It will take anywhere from 3-9 or so hours for your yogurt to set up. Test it by tilting the jar a bit. Refrigerate as soon as it is set.

Here are some ways you can incubate your yogurt without a yogurt maker:

Pour milk/culture mixture that’s at 115° (or just slightly lower) into an insulated thermos and wrap with a thick towel.

Or place a folded towel on top of a heating pad turned onto low and place yogurt containers on top of it and cover with another towel. Or put containers in a covered box on top of the heating pad.

Or in a box (or styrofoam cooler) with a small light bulb in it. ( I built one of these – cooler with light bulb – for my sourdoughs.)

Or in a gas oven (turned off) with a pilot light.

Or in a ceramic crock, wrapped in a blanket, or placed in an insulated cooler.

Or place containers in a water bath in an electric skillet or slow cooker/crock pot on low. If you do this be sure to test it out with a thermometer in a jar of water (instead of yogurt) to make sure it holds the correct temperature over that length of time. I have not found newer crock pots to hold the proper temp. My newer one, on keep warm setting, still needed the lid off to maintain a temp of 115-120. Also water (of proper temp) needed to be added several times, since it evaporates with the lid off.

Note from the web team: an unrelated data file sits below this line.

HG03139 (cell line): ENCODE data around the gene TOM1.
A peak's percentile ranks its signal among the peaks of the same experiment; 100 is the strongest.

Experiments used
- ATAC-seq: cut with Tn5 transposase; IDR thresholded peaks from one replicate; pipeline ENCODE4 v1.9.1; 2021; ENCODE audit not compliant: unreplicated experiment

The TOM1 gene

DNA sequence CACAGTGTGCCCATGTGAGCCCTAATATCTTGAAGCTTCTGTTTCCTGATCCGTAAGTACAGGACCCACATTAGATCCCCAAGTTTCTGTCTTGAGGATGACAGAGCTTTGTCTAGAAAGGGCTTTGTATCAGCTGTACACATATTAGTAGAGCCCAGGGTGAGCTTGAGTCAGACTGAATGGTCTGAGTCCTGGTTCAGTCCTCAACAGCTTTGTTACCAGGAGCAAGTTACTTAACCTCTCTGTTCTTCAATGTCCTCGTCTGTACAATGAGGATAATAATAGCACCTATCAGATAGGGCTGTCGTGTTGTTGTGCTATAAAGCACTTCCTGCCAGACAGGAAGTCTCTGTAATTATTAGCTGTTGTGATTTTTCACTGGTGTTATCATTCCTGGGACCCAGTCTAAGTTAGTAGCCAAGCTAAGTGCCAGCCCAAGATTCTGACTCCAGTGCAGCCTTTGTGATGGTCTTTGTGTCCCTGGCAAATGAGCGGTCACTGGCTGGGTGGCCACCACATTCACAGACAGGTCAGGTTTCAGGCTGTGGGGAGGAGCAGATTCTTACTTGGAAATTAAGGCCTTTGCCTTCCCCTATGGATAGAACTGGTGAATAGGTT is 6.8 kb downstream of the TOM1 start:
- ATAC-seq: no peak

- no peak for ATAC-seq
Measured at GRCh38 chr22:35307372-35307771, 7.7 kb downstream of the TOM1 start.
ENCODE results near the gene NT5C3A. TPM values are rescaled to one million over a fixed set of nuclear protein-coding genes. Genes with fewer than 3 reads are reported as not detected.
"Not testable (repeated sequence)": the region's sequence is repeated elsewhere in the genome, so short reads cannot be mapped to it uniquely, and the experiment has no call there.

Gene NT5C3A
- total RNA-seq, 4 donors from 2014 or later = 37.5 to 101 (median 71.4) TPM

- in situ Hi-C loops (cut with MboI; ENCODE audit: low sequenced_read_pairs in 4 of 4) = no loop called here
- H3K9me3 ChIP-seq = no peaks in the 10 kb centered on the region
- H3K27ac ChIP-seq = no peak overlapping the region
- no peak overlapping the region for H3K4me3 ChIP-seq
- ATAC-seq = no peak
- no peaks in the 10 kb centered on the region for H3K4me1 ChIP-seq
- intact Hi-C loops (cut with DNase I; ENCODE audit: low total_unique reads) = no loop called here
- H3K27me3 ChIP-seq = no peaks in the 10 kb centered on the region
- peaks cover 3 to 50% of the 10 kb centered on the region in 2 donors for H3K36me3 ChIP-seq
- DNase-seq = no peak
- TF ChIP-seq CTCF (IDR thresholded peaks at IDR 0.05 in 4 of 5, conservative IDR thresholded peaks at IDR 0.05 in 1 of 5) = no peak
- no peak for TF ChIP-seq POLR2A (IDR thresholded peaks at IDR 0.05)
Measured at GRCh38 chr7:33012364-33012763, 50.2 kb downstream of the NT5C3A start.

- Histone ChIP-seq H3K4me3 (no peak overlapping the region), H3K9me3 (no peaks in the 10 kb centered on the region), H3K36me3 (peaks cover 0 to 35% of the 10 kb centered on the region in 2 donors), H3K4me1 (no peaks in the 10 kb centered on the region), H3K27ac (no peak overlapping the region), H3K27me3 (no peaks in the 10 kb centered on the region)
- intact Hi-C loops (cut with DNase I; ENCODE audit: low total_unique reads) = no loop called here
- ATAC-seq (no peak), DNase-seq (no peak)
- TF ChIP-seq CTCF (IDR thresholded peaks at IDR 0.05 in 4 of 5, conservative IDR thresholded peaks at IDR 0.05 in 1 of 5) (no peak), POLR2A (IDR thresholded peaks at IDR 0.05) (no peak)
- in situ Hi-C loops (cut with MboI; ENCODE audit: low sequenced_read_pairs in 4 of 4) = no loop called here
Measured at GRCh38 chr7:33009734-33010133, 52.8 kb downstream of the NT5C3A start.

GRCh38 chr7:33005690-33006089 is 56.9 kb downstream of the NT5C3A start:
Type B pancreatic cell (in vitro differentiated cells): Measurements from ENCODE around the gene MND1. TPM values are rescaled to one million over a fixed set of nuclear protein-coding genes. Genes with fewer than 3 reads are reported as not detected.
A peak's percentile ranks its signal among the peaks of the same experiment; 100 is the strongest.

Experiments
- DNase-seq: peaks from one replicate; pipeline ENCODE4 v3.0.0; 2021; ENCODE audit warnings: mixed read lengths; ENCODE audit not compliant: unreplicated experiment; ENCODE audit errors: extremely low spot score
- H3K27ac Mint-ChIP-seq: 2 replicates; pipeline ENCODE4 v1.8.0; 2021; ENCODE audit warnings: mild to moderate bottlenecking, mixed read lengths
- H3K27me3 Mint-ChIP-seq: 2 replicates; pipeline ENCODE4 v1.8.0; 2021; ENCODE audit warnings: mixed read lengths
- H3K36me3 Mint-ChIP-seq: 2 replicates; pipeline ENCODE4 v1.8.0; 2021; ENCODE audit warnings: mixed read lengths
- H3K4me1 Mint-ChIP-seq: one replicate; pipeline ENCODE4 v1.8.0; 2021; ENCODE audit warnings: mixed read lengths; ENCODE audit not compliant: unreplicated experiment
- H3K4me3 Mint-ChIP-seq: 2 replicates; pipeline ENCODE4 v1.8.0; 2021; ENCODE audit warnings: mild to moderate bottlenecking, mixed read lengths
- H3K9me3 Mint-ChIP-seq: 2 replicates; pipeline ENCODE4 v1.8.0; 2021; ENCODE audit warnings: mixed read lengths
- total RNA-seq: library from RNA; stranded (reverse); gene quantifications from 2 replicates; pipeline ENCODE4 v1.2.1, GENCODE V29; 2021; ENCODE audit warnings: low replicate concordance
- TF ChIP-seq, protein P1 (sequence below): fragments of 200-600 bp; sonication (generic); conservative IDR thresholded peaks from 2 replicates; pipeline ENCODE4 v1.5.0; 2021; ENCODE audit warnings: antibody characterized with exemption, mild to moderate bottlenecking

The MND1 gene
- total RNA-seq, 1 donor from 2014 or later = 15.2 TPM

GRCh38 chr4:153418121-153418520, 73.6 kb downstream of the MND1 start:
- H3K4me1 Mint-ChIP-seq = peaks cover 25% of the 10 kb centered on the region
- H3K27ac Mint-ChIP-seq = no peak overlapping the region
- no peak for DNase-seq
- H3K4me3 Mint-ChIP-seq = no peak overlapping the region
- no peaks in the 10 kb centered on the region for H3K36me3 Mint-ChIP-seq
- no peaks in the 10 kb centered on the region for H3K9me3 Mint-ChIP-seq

Or any other place you can keep a steady proper temp. This is the key thing, find a place that you can test out to make sure it holds the required temp steadily.

My fave place in my dehydrator that has a thermostat control. I can set it at 105-110° and know it is going to stay right there the whole time. But I’ve also had good results with a heating pad on low with a thick (double layer) towel between it and the jars and another towel thrown over it all.

What can you do with your yogurt? (Stir in any additions after the yogurt has incubated.)

You can eat it plain.

You can sweeten or flavor it – with fresh fruit, or fruit only spreads, or honey or agave nectar or vanilla or maple syrup, etc.

You can make awesome smoothies with it and fresh or frozen fruit.

You can make “ice cream” (frozen yogurt) with it.

You can use it in place of buttermilk in recipes. Just stir it to thin it a bit.

You can use it in breads – especially good in sourdough types.

You can use it in place of sour cream or even creme cheese. Put it in cheesecloth and pull up the corners of the cloth and hang over a bowl or the sink to drain/drip overnight. This will make a thicker yogurt, perfect as a substitute for either of these, depending on how thick you get it. Use this on baked potatoes, in dips and dressings, and other recipes.